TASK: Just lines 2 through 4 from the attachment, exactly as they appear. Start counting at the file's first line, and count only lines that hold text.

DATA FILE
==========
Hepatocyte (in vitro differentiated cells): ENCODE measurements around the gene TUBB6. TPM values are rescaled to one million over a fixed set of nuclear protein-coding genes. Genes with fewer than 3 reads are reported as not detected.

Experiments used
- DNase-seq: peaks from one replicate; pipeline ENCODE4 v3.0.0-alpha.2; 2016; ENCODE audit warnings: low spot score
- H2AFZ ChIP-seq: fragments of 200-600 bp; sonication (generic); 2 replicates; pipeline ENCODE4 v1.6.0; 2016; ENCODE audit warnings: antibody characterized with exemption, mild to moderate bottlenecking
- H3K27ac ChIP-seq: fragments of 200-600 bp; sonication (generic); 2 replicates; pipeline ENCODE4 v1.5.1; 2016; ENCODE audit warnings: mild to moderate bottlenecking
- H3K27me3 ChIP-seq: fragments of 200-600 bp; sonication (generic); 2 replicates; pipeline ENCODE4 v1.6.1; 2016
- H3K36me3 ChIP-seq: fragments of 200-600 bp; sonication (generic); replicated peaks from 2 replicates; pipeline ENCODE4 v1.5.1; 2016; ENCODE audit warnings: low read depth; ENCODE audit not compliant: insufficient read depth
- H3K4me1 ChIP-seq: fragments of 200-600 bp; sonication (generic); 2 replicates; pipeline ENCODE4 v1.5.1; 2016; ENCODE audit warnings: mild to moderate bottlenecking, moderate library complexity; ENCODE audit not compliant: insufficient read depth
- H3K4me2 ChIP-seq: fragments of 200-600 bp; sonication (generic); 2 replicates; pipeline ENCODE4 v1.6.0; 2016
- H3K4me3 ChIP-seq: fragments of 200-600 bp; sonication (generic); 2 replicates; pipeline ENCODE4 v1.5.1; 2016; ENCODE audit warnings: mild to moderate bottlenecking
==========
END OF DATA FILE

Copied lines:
Experiments used
- DNase-seq: peaks from one replicate; pipeline ENCODE4 v3.0.0-alpha.2; 2016; ENCODE audit warnings: low spot score
- H2AFZ ChIP-seq: fragments of 200-600 bp; sonication (generic); 2 replicates; pipeline ENCODE4 v1.6.0; 2016; ENCODE audit warnings: antibody characterized with exemption, mild to moderate bottlenecking